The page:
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Suspect arrested in fire threatening sequoias

Sequoia fire
A water-dropping helicopter flies past a wall of flame in the Giant Sequoia National Monument.  


KERNVILLE, California (CNN) -- A woman accused of starting a wildfire that is burning about a half mile from a stand of ancient sequoia trees was taken into custody Wednesday, the U.S. Forest Service said.

The woman was apprehended by a Forest Service law enforcement officer about 1 p.m., said Jill Slater, a Forest Service spokeswoman. She had no other details.

Firefighters have been battling unpredictable conditions in an effort to contain part of the blaze, dubbed the McNalley fire. The fire, which began Sunday afternoon, has charred 50,123 acres in the Sequoia National Forest, and is uncontained, said a U.S. Forest Service spokesman.

The most threatened of the thousand-year-old sequoias are those within the Giant Sequoia National Monument, created by former President Clinton to extend protection to trees outside Sequoia National Park.

The trees inside the Sequoia National Park -- about 40 miles away from the fire -- remain unthreatened.

Sequoia bark is naturally fire-resistant, and the trees' high, widely spaced branches reduce the chance of flames engulfing the entire crown. But human efforts to prevent fires have allowed trees around the tall sequoias to grow higher and allowed litter to build up on the forest floor, leading to hotter, higher fires, experts say.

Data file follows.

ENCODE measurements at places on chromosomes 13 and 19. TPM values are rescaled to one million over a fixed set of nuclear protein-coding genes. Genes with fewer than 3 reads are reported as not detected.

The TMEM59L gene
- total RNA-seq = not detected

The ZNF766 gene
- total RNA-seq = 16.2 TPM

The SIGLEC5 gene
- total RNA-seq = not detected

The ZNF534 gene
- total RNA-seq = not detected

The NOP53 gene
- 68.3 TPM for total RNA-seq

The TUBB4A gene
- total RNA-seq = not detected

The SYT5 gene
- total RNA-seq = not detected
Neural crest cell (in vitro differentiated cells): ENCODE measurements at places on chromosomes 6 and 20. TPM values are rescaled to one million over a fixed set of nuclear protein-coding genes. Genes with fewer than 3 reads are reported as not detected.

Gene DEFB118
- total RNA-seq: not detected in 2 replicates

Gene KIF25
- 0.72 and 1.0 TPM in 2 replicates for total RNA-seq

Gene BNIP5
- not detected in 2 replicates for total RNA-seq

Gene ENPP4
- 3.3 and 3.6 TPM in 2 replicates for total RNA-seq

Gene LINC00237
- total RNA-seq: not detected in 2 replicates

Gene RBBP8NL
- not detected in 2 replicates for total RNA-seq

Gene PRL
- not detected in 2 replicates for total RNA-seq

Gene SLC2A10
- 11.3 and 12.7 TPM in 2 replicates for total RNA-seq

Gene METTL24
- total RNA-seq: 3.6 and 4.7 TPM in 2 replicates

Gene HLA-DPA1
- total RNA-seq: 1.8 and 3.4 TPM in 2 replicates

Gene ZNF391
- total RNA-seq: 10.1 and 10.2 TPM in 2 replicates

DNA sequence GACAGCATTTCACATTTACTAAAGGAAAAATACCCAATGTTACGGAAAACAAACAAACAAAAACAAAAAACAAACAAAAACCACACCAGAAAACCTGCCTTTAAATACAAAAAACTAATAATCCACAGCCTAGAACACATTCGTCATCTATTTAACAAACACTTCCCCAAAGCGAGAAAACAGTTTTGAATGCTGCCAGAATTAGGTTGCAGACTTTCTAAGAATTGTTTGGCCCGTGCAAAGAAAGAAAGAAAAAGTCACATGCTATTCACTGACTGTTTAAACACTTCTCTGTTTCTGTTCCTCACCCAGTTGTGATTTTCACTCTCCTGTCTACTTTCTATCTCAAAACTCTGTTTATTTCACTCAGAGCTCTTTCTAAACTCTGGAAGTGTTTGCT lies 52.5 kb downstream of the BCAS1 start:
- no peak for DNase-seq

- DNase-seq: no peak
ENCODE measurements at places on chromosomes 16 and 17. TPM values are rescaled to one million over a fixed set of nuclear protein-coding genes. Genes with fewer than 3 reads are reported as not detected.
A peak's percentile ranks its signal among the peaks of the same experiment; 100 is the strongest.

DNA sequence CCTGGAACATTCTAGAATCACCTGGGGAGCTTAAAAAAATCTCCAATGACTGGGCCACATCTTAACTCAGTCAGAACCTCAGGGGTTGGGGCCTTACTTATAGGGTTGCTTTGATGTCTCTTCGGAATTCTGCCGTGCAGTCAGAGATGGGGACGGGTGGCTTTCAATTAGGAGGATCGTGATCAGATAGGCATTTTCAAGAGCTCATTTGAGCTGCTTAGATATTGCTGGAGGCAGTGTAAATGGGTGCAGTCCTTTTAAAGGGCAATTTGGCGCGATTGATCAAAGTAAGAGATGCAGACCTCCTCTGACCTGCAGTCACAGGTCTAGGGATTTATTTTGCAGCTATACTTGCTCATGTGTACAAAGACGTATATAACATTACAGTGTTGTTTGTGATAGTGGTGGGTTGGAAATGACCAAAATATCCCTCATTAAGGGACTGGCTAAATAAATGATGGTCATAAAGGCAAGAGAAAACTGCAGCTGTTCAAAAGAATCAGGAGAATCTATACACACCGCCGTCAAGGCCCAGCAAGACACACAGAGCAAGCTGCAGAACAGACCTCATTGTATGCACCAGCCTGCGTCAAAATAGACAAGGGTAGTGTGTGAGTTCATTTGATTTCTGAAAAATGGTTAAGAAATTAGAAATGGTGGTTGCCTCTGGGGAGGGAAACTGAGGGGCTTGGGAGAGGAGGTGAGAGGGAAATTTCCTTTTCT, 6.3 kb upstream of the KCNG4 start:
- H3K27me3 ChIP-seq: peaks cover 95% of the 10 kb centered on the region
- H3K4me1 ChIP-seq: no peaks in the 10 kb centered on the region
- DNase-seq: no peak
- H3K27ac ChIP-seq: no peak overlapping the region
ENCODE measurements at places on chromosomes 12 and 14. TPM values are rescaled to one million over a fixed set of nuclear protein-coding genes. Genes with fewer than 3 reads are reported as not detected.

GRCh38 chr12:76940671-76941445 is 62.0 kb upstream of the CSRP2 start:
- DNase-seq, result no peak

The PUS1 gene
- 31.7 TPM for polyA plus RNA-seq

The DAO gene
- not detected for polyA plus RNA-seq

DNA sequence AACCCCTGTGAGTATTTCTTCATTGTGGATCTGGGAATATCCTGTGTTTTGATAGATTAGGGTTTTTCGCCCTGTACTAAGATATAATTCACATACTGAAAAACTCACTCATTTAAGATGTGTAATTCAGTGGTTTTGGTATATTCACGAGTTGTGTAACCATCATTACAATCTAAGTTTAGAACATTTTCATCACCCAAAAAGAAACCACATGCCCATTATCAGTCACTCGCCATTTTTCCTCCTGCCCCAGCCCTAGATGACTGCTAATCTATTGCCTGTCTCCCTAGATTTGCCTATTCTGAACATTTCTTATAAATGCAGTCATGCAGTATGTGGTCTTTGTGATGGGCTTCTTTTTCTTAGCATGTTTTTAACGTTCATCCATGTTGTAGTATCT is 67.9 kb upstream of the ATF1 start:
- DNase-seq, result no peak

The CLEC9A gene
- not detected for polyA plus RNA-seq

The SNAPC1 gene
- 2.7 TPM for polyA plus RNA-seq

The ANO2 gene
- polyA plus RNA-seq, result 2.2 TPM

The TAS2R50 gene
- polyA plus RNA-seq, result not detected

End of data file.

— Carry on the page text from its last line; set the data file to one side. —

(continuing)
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Wildfires in McNalley, California, have so far spared stands of mighty sequoias in California's Giant Sequoia National Monument (July 24)

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The lack of periodic, lower-temperature fires also have inhibited sequoias' ability to reproduce -- sequoia cones release their seeds only when heated by fire.

Boy Scouts among evacuees

Erratic winds and the threat of thunderstorms continue to hamper firefighting efforts, which are being bolstered by 12 air tankers and 10 helicopters.

The Pack Saddle Grove, about a square mile wide, is the closest stand of sequoias at roughly a half mile from the fire's edge. The Starvation Grove, at about half the size, is about 2 miles away.

The fire has forced the evacuation of 1,000 people in southern California, including 400 Boy Scouts at a camp and the communities of Ponderosa and Johnsondale, where many people have second homes.

The Boy Scouts had to abandon their camp when the fire started Sunday.

The Forest Service has deployed tons of equipment and more than 1,000 fire personnel to battle the McNalley fire, which is about 50 miles northeast of Bakersfield.

All told, some 29 large wildfires -- each 500 acres or more -- are burning this week in eight states: Washington, Oregon, California, Colorado, Wyoming, Idaho, Utah and Montana.

About 3.7 million acres have burned since the beginning of the year -- more than twice the number of acres than the average for the same period in the last 10 years. (Breakdown of western wildfires)



 
 
 
 







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